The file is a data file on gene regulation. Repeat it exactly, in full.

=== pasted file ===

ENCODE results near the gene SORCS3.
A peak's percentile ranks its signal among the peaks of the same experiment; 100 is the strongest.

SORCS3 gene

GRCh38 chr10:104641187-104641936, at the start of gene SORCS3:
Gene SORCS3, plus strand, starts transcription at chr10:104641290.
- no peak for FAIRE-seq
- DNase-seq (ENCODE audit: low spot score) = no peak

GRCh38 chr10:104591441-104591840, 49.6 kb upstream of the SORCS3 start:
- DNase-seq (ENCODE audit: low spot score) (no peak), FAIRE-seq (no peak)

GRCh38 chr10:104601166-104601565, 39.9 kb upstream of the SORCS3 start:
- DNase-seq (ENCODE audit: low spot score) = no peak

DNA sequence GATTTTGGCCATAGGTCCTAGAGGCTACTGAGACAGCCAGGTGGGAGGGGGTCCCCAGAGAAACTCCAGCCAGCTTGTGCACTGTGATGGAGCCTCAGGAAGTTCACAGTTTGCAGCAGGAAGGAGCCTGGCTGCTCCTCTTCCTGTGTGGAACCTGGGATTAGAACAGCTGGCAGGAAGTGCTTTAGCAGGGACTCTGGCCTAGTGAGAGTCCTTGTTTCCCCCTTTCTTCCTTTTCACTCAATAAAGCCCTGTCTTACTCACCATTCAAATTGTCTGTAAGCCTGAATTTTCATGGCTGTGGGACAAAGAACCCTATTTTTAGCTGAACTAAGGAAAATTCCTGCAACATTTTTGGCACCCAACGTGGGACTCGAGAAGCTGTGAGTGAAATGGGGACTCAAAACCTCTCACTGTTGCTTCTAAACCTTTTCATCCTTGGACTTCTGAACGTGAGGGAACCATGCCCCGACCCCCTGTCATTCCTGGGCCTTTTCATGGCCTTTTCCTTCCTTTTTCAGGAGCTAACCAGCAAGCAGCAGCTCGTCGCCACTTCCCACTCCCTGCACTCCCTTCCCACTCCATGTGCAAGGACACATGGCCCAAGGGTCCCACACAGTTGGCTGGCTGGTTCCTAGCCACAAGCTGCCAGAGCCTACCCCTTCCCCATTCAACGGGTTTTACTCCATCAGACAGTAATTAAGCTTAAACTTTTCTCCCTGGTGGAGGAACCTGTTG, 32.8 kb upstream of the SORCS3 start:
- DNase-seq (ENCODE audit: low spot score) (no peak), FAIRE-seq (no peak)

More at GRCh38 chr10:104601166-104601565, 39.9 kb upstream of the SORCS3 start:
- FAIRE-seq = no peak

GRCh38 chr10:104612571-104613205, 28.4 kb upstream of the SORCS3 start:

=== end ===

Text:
ENCODE results near the gene SORCS3.
A peak's percentile ranks its signal among the peaks of the same experiment; 100 is the strongest.

SORCS3 gene

GRCh38 chr10:104641187-104641936, at the start of gene SORCS3:
Gene SORCS3, plus strand, starts transcription at chr10:104641290.
- no peak for FAIRE-seq
- DNase-seq (ENCODE audit: low spot score) = no peak

GRCh38 chr10:104591441-104591840, 49.6 kb upstream of the SORCS3 start:
- DNase-seq (ENCODE audit: low spot score) (no peak), FAIRE-seq (no peak)

GRCh38 chr10:104601166-104601565, 39.9 kb upstream of the SORCS3 start:
- DNase-seq (ENCODE audit: low spot score) = no peak

DNA sequence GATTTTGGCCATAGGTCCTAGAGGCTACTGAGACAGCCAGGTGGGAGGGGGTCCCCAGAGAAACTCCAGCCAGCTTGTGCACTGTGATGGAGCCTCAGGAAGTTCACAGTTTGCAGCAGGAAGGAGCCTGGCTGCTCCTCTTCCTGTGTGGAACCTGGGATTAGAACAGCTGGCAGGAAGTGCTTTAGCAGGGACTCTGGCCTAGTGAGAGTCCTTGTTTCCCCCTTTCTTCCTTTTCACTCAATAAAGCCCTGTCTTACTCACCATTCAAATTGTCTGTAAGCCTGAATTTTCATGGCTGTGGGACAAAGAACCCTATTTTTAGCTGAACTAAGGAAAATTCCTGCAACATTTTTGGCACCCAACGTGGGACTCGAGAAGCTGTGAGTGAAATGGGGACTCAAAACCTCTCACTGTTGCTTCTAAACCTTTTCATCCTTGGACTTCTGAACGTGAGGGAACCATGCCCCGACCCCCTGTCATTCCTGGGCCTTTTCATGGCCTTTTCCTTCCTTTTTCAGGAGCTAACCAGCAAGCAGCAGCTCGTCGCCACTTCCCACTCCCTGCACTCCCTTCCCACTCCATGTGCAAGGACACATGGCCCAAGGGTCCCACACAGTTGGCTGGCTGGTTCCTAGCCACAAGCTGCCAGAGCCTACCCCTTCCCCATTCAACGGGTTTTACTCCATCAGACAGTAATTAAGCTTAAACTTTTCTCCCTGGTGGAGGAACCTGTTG, 32.8 kb upstream of the SORCS3 start:
- DNase-seq (ENCODE audit: low spot score) (no peak), FAIRE-seq (no peak)

More at GRCh38 chr10:104601166-104601565, 39.9 kb upstream of the SORCS3 start:
- FAIRE-seq = no peak

GRCh38 chr10:104612571-104613205, 28.4 kb upstream of the SORCS3 start: